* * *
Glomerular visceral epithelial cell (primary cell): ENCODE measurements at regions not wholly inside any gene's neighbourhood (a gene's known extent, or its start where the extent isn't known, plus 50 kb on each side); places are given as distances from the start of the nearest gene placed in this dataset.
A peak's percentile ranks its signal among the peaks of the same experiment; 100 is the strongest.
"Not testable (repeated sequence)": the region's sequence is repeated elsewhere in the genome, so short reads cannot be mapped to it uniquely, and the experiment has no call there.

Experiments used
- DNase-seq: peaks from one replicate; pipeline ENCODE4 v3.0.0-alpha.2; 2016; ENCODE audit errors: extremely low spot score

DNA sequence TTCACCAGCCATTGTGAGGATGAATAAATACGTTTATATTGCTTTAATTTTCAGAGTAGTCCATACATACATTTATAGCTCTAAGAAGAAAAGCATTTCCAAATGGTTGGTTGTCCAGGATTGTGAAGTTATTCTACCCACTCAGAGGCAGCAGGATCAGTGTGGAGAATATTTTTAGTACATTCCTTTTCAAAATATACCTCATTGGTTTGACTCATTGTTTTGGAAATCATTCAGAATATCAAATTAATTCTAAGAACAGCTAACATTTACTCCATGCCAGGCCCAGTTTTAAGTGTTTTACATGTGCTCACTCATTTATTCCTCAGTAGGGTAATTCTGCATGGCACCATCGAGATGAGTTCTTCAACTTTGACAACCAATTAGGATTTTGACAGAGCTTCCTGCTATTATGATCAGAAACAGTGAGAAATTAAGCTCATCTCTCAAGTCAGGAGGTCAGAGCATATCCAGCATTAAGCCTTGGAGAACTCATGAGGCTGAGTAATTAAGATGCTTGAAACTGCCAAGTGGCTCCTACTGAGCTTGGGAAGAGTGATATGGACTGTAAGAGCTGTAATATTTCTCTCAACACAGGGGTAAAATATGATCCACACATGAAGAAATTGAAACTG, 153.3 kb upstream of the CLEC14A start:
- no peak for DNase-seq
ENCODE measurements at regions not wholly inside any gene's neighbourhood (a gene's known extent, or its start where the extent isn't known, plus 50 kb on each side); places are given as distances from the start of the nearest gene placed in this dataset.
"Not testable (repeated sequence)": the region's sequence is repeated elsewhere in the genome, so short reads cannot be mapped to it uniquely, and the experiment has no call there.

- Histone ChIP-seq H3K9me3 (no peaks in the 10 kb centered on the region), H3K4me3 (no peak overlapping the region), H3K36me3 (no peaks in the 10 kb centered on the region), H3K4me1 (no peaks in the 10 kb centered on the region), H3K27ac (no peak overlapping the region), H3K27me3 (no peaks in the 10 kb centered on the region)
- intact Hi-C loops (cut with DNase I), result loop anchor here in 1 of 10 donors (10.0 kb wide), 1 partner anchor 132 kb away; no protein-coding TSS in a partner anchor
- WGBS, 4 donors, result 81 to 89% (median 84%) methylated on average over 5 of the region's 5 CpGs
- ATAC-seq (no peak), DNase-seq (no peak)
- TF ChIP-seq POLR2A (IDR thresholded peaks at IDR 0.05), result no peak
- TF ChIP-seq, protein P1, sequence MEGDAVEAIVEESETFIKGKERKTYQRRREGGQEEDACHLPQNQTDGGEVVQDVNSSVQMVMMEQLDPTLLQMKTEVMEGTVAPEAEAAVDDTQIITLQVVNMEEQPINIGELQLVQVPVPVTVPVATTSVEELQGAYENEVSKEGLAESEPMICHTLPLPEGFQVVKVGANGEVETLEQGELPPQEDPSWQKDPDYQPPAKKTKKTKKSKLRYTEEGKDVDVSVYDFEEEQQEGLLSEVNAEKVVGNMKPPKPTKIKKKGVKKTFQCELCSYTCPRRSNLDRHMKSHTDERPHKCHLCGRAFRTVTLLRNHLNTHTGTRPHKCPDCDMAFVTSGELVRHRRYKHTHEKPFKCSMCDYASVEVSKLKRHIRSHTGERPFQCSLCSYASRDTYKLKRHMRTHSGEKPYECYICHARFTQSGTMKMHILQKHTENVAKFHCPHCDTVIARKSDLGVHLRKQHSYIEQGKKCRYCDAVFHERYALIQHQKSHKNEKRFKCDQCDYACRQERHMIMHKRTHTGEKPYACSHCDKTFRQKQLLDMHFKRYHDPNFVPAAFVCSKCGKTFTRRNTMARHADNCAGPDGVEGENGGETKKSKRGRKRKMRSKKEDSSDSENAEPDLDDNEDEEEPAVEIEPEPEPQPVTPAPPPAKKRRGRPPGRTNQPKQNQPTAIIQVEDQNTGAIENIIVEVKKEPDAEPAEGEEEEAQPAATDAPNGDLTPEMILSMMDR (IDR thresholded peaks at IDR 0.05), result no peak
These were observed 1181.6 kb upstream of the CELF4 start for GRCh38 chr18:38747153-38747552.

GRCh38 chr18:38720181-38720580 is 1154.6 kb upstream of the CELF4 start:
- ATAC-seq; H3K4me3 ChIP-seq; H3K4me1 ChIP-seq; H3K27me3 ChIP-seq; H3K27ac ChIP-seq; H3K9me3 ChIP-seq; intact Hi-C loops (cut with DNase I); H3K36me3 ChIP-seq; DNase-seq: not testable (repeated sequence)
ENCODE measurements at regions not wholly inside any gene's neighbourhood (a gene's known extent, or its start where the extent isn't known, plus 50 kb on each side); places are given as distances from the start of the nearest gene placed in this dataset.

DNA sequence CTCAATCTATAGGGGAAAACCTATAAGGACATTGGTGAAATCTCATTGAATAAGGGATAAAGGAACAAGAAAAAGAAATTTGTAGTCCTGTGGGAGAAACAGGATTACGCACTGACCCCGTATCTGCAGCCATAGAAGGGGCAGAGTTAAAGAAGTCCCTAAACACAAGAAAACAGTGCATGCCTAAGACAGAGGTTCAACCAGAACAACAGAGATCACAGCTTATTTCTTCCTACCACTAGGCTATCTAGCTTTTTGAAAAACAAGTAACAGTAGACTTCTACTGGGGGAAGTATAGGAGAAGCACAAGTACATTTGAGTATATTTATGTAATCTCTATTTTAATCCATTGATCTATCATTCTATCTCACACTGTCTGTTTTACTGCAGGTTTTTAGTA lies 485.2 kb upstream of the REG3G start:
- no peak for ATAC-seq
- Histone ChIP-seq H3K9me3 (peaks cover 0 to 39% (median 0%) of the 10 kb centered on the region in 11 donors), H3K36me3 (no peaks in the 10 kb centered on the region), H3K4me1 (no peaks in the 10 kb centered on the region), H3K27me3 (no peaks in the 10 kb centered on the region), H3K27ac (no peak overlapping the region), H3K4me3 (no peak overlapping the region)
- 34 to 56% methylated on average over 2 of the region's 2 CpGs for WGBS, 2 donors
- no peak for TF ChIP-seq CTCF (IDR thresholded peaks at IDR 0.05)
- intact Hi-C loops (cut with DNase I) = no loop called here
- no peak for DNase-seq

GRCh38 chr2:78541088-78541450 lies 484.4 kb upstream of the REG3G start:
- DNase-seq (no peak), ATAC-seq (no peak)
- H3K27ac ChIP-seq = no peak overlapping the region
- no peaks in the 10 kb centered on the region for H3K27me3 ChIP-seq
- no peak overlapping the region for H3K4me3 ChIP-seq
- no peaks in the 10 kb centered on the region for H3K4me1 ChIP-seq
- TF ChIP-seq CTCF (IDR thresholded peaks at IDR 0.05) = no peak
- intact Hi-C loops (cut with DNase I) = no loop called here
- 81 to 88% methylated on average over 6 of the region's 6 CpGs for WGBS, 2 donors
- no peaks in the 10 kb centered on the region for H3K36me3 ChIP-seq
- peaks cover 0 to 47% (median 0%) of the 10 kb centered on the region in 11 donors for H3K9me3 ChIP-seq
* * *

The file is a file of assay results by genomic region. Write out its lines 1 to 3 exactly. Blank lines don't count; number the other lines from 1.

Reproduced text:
Glomerular visceral epithelial cell (primary cell): ENCODE measurements at regions not wholly inside any gene's neighbourhood (a gene's known extent, or its start where the extent isn't known, plus 50 kb on each side); places are given as distances from the start of the nearest gene placed in this dataset.
A peak's percentile ranks its signal among the peaks of the same experiment; 100 is the strongest.
"Not testable (repeated sequence)": the region's sequence is repeated elsewhere in the genome, so short reads cannot be mapped to it uniquely, and the experiment has no call there.